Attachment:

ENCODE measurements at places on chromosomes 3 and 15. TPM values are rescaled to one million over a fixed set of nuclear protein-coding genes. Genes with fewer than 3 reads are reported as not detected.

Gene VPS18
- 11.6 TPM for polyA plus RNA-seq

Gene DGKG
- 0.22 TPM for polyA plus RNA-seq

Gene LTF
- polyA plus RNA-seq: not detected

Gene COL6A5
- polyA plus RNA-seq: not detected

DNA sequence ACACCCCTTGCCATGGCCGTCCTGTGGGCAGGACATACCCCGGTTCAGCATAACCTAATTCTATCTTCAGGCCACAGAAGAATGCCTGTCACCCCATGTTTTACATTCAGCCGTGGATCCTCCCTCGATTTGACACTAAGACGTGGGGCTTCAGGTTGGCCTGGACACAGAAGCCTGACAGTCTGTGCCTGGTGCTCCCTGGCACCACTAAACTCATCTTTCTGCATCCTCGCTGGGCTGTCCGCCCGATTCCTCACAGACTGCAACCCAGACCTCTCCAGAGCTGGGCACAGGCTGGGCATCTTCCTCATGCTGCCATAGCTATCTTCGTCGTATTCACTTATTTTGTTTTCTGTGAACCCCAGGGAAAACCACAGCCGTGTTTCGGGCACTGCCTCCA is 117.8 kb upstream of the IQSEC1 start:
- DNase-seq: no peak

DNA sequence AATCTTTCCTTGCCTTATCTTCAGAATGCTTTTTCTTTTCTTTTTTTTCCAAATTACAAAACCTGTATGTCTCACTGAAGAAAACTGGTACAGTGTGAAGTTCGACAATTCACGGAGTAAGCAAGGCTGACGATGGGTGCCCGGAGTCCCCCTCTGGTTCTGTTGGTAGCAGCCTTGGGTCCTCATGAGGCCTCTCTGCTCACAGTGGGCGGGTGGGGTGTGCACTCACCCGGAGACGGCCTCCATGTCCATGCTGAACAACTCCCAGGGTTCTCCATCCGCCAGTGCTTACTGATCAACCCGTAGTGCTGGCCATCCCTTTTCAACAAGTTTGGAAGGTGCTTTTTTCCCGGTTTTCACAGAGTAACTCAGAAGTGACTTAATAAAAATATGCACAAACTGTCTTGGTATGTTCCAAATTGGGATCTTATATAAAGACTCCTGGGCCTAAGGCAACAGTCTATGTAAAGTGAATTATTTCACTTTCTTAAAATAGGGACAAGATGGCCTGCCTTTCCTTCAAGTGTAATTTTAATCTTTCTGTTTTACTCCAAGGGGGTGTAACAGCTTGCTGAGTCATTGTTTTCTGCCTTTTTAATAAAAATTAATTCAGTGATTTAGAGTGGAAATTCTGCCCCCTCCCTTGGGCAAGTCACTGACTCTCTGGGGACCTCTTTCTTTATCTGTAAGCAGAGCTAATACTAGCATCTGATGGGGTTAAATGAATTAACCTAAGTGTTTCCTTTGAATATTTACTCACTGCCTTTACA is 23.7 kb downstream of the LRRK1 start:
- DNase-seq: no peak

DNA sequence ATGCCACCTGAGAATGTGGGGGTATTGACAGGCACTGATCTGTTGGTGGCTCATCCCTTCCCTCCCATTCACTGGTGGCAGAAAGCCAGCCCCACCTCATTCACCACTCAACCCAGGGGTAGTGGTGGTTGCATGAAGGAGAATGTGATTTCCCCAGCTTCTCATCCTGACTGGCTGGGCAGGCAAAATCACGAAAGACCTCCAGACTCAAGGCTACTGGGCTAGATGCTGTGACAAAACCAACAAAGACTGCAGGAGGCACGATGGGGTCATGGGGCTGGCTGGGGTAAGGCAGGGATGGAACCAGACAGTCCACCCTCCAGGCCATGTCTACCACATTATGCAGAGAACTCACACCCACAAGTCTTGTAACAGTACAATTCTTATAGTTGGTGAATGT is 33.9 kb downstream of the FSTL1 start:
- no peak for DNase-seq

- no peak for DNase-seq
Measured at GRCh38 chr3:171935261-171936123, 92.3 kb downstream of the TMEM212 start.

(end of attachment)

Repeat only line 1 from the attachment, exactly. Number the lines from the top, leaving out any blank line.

ENCODE measurements at places on chromosomes 3 and 15. TPM values are rescaled to one million over a fixed set of nuclear protein-coding genes. Genes with fewer than 3 reads are reported as not detected.